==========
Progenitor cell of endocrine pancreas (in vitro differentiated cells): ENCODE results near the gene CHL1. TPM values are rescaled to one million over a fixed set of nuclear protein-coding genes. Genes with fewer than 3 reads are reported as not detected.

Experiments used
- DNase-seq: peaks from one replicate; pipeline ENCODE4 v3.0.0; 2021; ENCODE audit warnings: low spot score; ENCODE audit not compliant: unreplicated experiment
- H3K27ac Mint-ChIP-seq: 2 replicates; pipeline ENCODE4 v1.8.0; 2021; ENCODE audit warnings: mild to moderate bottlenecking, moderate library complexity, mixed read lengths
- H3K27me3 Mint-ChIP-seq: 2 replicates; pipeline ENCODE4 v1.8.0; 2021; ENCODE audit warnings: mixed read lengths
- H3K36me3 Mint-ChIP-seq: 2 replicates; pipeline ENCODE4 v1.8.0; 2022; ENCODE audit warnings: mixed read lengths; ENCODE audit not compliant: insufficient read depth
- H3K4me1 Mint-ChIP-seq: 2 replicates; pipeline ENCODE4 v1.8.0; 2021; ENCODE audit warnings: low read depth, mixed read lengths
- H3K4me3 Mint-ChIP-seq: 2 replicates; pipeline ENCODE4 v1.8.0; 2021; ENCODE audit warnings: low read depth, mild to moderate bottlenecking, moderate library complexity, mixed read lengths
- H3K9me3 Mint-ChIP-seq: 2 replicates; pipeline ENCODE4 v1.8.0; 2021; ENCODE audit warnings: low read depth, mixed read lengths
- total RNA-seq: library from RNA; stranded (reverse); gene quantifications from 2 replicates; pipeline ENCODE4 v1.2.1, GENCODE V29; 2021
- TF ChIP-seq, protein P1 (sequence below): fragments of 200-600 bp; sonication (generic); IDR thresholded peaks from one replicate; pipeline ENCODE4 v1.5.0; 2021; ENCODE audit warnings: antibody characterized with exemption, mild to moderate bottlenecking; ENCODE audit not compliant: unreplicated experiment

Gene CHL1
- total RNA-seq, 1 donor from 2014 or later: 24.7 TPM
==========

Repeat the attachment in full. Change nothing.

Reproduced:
Progenitor cell of endocrine pancreas (in vitro differentiated cells): ENCODE results near the gene CHL1. TPM values are rescaled to one million over a fixed set of nuclear protein-coding genes. Genes with fewer than 3 reads are reported as not detected.

Experiments used
- DNase-seq: peaks from one replicate; pipeline ENCODE4 v3.0.0; 2021; ENCODE audit warnings: low spot score; ENCODE audit not compliant: unreplicated experiment
- H3K27ac Mint-ChIP-seq: 2 replicates; pipeline ENCODE4 v1.8.0; 2021; ENCODE audit warnings: mild to moderate bottlenecking, moderate library complexity, mixed read lengths
- H3K27me3 Mint-ChIP-seq: 2 replicates; pipeline ENCODE4 v1.8.0; 2021; ENCODE audit warnings: mixed read lengths
- H3K36me3 Mint-ChIP-seq: 2 replicates; pipeline ENCODE4 v1.8.0; 2022; ENCODE audit warnings: mixed read lengths; ENCODE audit not compliant: insufficient read depth
- H3K4me1 Mint-ChIP-seq: 2 replicates; pipeline ENCODE4 v1.8.0; 2021; ENCODE audit warnings: low read depth, mixed read lengths
- H3K4me3 Mint-ChIP-seq: 2 replicates; pipeline ENCODE4 v1.8.0; 2021; ENCODE audit warnings: low read depth, mild to moderate bottlenecking, moderate library complexity, mixed read lengths
- H3K9me3 Mint-ChIP-seq: 2 replicates; pipeline ENCODE4 v1.8.0; 2021; ENCODE audit warnings: low read depth, mixed read lengths
- total RNA-seq: library from RNA; stranded (reverse); gene quantifications from 2 replicates; pipeline ENCODE4 v1.2.1, GENCODE V29; 2021
- TF ChIP-seq, protein P1 (sequence below): fragments of 200-600 bp; sonication (generic); IDR thresholded peaks from one replicate; pipeline ENCODE4 v1.5.0; 2021; ENCODE audit warnings: antibody characterized with exemption, mild to moderate bottlenecking; ENCODE audit not compliant: unreplicated experiment

Gene CHL1
- total RNA-seq, 1 donor from 2014 or later: 24.7 TPM